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Learning to listen: exploring discourses and images of masculine leadership through corporate videos

Research output: Contribution to Journal/MagazineJournal articlepeer-review

<mark>Journal publication date</mark>04/2016
<mark>Journal</mark>Management Learning
Issue number2
Number of pages20
Pages (from-to)179-198
Publication StatusPublished
Early online date2/06/15
<mark>Original language</mark>English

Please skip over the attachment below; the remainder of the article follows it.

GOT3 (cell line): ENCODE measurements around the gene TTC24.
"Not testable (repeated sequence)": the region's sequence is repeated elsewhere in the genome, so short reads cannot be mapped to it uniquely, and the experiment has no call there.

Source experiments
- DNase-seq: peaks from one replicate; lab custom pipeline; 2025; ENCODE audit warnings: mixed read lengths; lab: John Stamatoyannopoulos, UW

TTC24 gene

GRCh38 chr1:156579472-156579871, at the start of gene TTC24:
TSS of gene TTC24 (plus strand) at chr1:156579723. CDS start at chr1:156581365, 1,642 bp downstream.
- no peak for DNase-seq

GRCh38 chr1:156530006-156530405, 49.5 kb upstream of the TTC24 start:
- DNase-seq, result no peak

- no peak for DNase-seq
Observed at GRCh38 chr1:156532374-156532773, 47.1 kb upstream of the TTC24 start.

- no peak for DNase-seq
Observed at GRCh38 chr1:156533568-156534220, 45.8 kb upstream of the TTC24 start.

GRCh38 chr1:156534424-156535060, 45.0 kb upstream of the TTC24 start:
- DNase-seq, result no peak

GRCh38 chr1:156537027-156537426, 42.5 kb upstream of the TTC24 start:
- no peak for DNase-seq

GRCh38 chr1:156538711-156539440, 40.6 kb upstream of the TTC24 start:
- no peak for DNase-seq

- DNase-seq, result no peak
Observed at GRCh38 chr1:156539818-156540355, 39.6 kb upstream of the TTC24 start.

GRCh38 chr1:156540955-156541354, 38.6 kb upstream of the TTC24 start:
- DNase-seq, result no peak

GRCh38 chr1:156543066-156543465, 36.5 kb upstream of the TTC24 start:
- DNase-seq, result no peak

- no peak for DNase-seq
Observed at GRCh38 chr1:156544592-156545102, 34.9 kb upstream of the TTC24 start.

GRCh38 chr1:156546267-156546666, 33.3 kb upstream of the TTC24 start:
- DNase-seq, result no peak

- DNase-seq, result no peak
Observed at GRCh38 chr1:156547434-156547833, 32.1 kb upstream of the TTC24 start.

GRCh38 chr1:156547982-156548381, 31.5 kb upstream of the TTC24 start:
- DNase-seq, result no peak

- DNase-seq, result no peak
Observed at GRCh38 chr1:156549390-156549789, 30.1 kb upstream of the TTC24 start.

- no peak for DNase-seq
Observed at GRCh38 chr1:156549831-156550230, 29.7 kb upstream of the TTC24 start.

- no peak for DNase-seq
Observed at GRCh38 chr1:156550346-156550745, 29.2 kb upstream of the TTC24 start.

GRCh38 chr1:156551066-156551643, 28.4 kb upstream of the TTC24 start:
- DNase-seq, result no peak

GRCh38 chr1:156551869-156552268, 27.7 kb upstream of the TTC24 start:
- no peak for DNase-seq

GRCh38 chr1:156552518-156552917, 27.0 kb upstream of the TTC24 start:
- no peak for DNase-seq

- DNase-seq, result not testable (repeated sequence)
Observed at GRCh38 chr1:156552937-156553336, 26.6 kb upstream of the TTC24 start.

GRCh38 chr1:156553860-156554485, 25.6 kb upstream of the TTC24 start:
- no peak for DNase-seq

Through analysing corporate videos, this article examines two chief executive officer leadership narratives in a UK Building Society that reflected and reproduced certain discourses of masculinity; the first expressed this through military images and metaphors while the second emphasised sport. This article makes three arguments for why certain expressions of masculinity may disengage those whose support managers are endeavouring to enlist. The first is that not all employees are attracted to images of war, conquest or competition. The second is that masculine sporting and warring discourses may repel staff when they are wielded against them. The final argument is that disenchantment is likely to result from enactments of masculinity that treat critical voices as a threat and where leaders simply seek to win the argument, silence opposition and refuse to ‘listen’ to alternative points of view. This analysis of leadership discourses is distinctive because it explores the visible (watching) and the verbal (listening). In this way, it exposes ‘hidden, gendered practices’ that are all too often neglected.